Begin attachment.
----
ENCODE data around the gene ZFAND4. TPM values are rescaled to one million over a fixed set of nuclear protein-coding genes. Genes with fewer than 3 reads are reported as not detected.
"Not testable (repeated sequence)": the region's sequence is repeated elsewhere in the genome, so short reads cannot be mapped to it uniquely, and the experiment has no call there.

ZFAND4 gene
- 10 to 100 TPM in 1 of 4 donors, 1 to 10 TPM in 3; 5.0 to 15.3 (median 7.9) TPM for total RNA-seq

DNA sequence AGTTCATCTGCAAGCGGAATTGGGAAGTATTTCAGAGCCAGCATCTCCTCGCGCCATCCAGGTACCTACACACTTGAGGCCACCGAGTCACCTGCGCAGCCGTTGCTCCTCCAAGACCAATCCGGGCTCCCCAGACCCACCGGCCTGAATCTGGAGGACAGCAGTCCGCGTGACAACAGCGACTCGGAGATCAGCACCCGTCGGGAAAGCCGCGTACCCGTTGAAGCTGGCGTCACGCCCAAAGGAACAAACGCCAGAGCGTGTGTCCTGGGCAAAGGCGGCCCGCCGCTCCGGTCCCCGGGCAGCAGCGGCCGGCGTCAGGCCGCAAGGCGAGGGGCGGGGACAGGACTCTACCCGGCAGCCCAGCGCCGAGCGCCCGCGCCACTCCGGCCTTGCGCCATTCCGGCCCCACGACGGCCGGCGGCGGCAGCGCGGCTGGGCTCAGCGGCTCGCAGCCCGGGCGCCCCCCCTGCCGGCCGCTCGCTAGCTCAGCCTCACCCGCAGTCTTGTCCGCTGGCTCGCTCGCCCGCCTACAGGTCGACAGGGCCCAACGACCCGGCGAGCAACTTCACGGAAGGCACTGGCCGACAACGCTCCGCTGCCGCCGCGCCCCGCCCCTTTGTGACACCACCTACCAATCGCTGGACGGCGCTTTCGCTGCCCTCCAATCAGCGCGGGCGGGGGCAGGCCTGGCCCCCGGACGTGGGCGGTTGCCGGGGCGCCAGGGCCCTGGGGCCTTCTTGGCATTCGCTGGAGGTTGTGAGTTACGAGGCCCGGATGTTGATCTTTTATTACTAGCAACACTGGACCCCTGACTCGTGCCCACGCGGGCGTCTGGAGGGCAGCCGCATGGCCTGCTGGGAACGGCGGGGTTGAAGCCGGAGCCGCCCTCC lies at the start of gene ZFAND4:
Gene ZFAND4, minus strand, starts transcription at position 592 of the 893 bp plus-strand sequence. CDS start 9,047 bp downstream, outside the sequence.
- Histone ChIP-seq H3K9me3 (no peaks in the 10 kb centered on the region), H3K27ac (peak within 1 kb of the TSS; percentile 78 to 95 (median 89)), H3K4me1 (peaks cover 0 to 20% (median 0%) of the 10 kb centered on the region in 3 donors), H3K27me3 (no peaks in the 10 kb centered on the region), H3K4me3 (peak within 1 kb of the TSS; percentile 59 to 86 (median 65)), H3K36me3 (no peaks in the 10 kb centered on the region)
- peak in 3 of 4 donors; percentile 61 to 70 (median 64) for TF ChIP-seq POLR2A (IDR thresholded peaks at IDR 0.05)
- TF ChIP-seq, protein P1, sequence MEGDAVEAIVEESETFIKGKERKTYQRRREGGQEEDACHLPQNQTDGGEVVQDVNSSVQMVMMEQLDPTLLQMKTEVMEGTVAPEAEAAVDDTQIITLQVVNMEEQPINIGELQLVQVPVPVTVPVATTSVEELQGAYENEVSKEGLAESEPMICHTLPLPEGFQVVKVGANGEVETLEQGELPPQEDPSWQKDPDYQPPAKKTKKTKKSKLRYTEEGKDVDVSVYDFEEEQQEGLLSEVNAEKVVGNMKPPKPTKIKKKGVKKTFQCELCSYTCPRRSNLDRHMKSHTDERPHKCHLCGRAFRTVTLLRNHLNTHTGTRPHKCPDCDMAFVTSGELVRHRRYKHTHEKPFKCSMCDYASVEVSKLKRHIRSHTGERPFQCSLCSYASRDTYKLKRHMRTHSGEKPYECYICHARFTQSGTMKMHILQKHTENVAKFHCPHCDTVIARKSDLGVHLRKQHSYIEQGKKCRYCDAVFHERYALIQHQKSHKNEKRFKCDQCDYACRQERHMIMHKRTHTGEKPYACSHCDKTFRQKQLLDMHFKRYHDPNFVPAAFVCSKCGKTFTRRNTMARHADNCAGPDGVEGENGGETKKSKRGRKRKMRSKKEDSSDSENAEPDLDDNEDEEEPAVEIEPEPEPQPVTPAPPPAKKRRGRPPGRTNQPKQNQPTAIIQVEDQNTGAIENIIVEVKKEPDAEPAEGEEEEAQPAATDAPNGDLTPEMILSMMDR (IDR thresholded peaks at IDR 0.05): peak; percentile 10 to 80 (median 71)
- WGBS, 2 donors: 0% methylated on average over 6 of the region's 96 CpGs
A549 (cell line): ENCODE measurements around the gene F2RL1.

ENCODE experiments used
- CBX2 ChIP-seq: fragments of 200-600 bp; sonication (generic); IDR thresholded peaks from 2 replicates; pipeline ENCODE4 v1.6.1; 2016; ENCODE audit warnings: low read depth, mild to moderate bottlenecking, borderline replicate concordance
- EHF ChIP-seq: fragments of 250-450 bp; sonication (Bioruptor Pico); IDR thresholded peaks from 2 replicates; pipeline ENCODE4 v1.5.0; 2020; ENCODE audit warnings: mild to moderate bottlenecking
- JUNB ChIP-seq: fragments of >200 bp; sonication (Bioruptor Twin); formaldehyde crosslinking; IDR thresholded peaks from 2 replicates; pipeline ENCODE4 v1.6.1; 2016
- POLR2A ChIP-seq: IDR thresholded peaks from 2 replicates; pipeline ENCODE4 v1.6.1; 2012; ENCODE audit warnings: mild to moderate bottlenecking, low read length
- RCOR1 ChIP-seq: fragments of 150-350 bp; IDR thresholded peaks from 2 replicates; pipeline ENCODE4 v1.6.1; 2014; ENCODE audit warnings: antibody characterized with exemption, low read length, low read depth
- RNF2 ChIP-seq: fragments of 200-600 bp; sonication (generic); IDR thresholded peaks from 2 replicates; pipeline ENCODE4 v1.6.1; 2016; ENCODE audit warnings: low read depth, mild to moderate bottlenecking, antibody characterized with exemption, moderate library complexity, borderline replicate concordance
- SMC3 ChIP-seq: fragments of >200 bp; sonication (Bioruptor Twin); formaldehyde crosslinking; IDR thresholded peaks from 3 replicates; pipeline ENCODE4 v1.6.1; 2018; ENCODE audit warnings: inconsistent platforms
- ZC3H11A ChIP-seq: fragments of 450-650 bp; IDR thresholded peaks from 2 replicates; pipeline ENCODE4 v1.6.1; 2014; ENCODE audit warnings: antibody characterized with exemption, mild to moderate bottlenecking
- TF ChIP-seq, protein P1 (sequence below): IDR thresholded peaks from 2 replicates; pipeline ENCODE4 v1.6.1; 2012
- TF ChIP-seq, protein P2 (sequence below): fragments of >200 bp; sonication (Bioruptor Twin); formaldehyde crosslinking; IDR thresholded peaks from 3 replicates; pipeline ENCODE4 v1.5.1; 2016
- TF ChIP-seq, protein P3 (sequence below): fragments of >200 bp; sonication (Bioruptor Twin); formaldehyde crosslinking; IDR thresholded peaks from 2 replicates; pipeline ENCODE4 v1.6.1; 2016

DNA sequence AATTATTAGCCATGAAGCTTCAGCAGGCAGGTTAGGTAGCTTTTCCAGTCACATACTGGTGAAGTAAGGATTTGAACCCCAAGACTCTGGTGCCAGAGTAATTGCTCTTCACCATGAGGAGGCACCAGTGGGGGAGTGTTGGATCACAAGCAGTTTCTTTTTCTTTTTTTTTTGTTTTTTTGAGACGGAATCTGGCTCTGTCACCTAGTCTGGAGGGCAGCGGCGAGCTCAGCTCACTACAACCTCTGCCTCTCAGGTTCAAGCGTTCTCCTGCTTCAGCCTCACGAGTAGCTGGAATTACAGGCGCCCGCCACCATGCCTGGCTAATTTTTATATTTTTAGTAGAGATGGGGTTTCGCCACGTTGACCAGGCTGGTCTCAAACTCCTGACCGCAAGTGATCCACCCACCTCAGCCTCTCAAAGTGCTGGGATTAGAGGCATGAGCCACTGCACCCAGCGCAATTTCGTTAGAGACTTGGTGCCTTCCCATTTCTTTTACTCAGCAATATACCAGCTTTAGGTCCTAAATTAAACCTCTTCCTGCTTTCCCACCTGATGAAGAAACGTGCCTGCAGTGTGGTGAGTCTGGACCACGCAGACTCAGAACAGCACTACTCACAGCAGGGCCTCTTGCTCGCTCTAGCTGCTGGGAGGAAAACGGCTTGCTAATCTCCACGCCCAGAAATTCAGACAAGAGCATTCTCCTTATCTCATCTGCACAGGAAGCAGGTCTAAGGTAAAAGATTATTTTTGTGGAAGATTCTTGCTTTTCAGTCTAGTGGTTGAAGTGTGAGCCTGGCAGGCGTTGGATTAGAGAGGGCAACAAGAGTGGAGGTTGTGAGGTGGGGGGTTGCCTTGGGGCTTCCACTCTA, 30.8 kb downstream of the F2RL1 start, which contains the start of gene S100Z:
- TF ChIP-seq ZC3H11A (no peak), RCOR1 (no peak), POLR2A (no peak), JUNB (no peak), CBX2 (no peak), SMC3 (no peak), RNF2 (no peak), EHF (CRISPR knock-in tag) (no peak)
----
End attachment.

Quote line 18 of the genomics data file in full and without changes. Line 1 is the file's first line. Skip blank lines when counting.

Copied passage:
- RNF2 ChIP-seq: fragments of 200-600 bp; sonication (generic); IDR thresholded peaks from 2 replicates; pipeline ENCODE4 v1.6.1; 2016; ENCODE audit warnings: low read depth, mild to moderate bottlenecking, antibody characterized with exemption, moderate library complexity, borderline replicate concordance